Photography by Neil Rabinowitz
Several years ago, the owners of a 95-foot Nordlund/McQueen motoryacht pondered the condition of their boat. Although they enjoyed her, she needed a costly refit. And as the father and son team contemplated their needs—more space and greater capability for extended fishing expeditions between the U.S. West Coast and South Pacific—commissioning a new yacht revealed itself as the clear path forward.
More than four years later, the 106-foot Nordlund Venture More was delivered. She’s a stylish, carefully planned and beautifully executed offshore passagemaker that could well be considered the new benchmark for a West Coast-style yachtfisherman.
The builder’s 110th boat, Venture More represents the latest in a line of yachtfishermen that Nordlund has constructed throughout its more than 55-year history. This type of boat is markedly different from the yachtfishermen that were common for so many years along the East Coast of the United States.
Eastern-style yachtfishermen, built by such highly respected yards as Rybovich, Burger and Huckins, have fallen from favor during the past 20 years or so. Essentially flush-deck cruisers with a cockpit used for fishing and diving, the style has been almost entirely replaced by larger and larger convertible sportfishermen from such production builders as Viking and custom shipyards including Merritt Boatworks and American Custom Yachts.
Their Western counterparts are a different kettle of fish, so to speak, and have continued to maintain popularity among adventurous cruising anglers. Designed for the widely variable weather and sea conditions in the Pacific between Alaska and Central America and points west, these motoryachts are of the raised-bridge variety with a covered main deck aft (or “California deck,” as they call it on the West Coast) abaft the salon, overlooking a cockpit.
To provide timeless designs that are as handsome as they are seakindly and efficient, Nordlund has long employed a pair of Washington state-based professionals: naval architect R. Edwin Monk, who is responsible for styling, arrangement and hull lines, and Tim Nolan, a naval architect who handles structure, most systems and mechanical details.
Monk says the final design for Venture More resulted from a progression of ideas. “I worked mostly with the father first,” he says. “Then he stepped back and it became more of [his son’s] project. Over a period of some time, we came up with a design that integrated quite a number of the concepts we’d discussed along the way.”
Capt. David Campbell says the must-have list included areas for alfresco dining, a choice of anchoring systems, the ability to clear the boat deck for parties and family gatherings, and an optimized design for the cockpit and lazarette, or “sea room.”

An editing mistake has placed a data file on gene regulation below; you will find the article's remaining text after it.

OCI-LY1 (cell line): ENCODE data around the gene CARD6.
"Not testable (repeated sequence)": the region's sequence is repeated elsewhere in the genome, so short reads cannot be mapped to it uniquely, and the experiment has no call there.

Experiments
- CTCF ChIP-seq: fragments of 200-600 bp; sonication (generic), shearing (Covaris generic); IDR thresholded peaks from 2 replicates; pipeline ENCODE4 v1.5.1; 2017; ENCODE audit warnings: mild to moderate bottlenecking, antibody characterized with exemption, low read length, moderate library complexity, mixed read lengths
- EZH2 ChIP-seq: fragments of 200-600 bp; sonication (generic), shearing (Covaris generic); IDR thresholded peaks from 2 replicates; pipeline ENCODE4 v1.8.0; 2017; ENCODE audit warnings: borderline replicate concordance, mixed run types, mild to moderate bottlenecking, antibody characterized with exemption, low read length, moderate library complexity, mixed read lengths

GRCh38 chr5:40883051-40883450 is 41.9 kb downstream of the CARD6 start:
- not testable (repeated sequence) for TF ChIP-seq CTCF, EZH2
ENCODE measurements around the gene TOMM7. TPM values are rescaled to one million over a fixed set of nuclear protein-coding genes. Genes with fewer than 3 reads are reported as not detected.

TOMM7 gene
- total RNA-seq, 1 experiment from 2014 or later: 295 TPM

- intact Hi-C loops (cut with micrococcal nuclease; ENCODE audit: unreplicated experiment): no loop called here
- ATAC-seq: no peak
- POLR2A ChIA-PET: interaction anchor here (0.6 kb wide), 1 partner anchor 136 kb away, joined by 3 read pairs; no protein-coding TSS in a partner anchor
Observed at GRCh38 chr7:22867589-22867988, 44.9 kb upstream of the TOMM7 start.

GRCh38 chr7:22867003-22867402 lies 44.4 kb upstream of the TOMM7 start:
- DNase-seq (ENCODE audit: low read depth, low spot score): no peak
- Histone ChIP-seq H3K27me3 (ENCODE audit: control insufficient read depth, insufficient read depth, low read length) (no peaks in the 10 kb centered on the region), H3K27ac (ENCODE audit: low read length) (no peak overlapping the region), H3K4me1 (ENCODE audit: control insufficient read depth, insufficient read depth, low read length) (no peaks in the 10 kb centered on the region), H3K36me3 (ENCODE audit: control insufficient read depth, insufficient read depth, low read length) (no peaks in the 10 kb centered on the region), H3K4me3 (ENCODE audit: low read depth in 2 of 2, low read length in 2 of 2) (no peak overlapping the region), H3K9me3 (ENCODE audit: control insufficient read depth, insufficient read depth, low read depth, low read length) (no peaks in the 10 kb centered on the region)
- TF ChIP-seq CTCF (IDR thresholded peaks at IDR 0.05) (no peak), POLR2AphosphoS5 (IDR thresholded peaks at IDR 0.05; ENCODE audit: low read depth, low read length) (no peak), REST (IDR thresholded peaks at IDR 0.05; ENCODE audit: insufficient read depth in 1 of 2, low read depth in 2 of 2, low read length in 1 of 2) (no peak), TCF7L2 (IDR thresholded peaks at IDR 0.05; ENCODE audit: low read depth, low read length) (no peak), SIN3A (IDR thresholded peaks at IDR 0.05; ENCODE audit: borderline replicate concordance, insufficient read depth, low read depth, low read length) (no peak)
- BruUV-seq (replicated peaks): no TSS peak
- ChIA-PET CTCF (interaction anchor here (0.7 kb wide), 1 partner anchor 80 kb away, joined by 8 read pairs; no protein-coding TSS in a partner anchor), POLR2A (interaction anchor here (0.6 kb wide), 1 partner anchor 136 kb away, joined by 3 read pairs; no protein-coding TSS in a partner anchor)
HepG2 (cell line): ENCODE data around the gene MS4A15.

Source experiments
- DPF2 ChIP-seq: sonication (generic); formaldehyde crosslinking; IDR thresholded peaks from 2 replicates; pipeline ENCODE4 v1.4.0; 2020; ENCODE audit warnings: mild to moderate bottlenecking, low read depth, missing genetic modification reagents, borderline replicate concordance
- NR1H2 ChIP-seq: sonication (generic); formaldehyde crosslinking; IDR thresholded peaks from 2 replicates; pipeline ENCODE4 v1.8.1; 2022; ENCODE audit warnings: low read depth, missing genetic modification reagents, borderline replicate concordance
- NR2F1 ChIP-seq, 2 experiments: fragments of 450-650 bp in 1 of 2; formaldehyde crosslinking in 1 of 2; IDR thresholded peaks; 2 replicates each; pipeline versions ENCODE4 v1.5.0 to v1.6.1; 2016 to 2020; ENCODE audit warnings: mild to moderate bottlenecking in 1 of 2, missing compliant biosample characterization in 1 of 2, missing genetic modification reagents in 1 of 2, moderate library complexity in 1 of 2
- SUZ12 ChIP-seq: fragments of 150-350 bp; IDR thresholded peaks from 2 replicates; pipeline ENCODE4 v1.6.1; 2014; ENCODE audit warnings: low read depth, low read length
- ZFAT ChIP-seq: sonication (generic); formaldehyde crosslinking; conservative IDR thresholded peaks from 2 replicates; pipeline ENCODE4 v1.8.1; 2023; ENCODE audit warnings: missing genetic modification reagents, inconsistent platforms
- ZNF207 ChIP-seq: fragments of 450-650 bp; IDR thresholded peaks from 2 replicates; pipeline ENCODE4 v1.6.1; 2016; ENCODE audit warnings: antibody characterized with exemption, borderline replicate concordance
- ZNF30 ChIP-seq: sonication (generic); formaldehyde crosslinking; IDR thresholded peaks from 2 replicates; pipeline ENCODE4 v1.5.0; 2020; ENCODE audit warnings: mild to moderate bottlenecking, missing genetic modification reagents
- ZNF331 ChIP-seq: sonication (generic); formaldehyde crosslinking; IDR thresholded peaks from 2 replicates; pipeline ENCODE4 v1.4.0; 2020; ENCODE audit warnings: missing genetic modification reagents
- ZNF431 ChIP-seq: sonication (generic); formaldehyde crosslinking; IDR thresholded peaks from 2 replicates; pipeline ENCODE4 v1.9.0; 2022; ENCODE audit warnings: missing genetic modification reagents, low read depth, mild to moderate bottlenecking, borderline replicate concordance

Tacoma, Washington, native Mary Flores developed the interior details for Venture More. During the past nine years, Flores has designed interiors for four of the company’s boats, working closely with Westhoff Interiors, an architectural woodworking firm in St. Paul, Kansas, that produces 3-D renderings, joiner details, shop drawings, samples and finished joinery for the shipyard.
Flores says she began talking to Campbell when he contacted her about the possibility of doing a refit of the family’s 95-footer. After reviewing the color boards that Flores produced for the refit, the owners commissioned her for the new project.
“They wanted a clean, simple, contemporary design with lots of natural light,” says Flores, adding that with the new build, the owners embraced the light and airy feel of the 95-footer’s white oak joinery.
“So, with that in mind, we chose to use anigré, which has a more interesting grain than the maple that was chosen for the crew,” she says. “I suggested orienting [the anigré] horizontally, which adds a more modern spin to a classic yacht style.”
The yacht’s arrangement is similar in many respects to previous Nordlund yachtfishermen, with a main-deck galley adjacent to an open-plan salon with areas for lounging and dining. A stairway leads below to a lobby and a full-beam master suite that is abaft a pair of guest staterooms. Farther forward, a stairway from the wheelhouse leads to cabins for the captain, crew and extra guests or family members. The décor includes a palette of soft colors in a variety of materials, including tile, glass, stone and textiles.
One area illustrates the planning that went into maximizing stowage and accessibility to equipment and systems. The finished space with full headroom, accessed by a dedicated stairway from the crew quarters, is a feature rarely seen aboard a yacht of this size. The center of three compartments houses laundry machines, a slide-out table, a foldout ironing board and lockers. Another space is forward for the bow thruster, and a space is abaft the laundry for retractable sonar and equipment, with additional stowage.
Campbell says that during the design phase, with everything desired for extended periods at sea, the outfitting list began to conflict with the naval architect’s weight study. Many structural components—all exterior doors, hatches and frames, as well as the arch, bucket and surrey top of the crow’s nest—were built of composite to reduce weight along with long-term maintenance.
Having spent her maiden voyage in Mexico and Central America, Venture More has returned to the Pacific Northwest to cruise in Alaska before resuming the owners’ quest to experience new and distant ports of call. Yet, beyond what her name suggests, Venture More has an additional meaning, one that is indicative of the owners’ decision to press ahead with a new build instead of refitting their existing yacht. In taking the leap, they were rewarded with not only a larger, more substantial boat, but also a noteworthy yacht that sets a new, higher standard for American-made yacht fishermen.
For more information: nordlundboat.com